BORIS Johnson's planned UK internal market will put Scotland's drinking water and clean beaches "in jeopardy", campaigners claim.

The Scottish Government could launch legal action against the PM's "power grab" plan to create a uniform single market and blanket standards across all four UK nations after Brexit.

Downing Street says this is needed to avoid trade barriers and complications between the countries

But devolved governments oppose the move, with Scotland's Constitution Secretary Michael Russell branding it a "major weakening of devolution" that "should not be permitted to take place".

The National:

Now eco charity coalition Scottish Environment LINK warns the change threatens the water we drink and the air we breathe.

It believes the move could create a race to the bottom, forcing Scotland to revoke or water-down legislation protecting its environment to mirror any lowering of standards in the rest of the UK.

This, it says, puts key species like puffins, golden eagles, otters and bottlenose dolphins at risk, as well as drinking water, beaches and food standards.

The National:

As much as 80% of our environmental protections currently come from EU membership.

The coalition's new campaign, Fight for Scotland’s Nature, aims to "prevent environmental protections for Scotland’s nature from being weakened post-Brexit".

The Scottish Government has committed to "maintain or exceed" current EU environment standards and published its EU Continuity Bill in June to set out how it plans to replace EU protections.

But Scottish Environment LINK wants the Scottish Parliament to strengthen the  bill to give greater powers and independence to Scotland’s new environment watchdog and to enshrine the standards commitment in law, requiring Scottish Ministers to keep pace with developments in EU environmental rules.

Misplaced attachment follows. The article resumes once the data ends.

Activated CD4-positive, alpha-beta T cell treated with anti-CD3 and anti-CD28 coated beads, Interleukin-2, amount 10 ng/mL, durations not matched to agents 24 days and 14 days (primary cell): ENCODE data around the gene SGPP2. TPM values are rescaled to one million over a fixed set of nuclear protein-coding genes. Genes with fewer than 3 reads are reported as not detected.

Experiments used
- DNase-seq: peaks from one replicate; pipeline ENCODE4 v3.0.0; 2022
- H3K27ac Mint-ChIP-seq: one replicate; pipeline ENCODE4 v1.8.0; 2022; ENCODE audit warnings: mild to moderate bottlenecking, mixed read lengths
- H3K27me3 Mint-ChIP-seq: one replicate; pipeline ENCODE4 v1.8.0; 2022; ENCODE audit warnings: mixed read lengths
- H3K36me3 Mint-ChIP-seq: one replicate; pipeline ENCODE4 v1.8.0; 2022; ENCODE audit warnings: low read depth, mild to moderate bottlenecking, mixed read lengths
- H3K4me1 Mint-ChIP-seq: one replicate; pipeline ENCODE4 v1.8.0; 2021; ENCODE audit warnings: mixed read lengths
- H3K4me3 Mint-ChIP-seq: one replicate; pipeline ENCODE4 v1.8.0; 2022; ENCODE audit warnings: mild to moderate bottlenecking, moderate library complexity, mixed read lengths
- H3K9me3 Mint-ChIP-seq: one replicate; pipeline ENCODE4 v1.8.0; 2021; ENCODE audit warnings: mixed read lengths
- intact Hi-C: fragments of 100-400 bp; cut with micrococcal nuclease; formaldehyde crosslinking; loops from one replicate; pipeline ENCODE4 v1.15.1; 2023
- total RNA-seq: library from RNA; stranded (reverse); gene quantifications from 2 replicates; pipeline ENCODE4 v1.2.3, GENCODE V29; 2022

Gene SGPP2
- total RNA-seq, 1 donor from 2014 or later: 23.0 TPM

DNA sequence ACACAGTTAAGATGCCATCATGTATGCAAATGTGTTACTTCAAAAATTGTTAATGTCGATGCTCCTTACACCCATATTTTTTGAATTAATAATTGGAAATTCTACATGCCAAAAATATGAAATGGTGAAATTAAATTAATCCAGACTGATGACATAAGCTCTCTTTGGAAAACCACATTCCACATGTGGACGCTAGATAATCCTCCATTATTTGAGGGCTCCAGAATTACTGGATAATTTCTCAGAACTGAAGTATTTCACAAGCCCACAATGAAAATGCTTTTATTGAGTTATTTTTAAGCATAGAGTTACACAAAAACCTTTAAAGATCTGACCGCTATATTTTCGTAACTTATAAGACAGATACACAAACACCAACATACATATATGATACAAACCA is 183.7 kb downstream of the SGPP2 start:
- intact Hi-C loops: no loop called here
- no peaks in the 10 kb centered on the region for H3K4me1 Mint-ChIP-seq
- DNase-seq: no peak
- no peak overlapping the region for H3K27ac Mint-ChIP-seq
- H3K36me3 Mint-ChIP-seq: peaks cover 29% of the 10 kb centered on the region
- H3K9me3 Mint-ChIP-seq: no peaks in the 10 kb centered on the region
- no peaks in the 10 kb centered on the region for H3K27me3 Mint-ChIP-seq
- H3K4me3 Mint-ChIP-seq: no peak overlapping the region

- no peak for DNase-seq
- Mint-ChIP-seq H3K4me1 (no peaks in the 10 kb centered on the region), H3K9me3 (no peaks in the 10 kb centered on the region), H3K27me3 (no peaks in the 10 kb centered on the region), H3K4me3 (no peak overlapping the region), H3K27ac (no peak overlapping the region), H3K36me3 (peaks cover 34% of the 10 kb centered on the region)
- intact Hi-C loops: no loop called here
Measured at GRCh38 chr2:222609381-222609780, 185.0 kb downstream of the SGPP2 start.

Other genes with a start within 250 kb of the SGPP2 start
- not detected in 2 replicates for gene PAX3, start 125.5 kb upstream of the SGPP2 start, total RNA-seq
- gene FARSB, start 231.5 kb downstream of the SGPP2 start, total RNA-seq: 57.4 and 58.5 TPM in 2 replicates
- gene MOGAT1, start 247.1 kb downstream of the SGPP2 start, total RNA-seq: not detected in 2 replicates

And it fears the UK proposals would force Scotland to "follow the lowest common denominator" if trade deals see current standards drop.

This, it says, could undermining efforts to combat climate change and biodiversity decline.

Charles Dundas, chair of Scottish Environment LINK, said: "Scotland’s world-renowned natural environment is central to all our lives and we must not allow arrangements for a UK internal market to put it in jeopardy by dragging down standards.

"At the same time, the Scottish Government’s commitment to maintain or exceed present EU standards should be enshrined in law and is something we have been pushing for. 

"High standards of environmental protection are essential if we are to achieve a green recovery from the coronavirus pandemic and tackle the joint crises of alarming nature loss and climate breakdown, the greatest challenges of our time."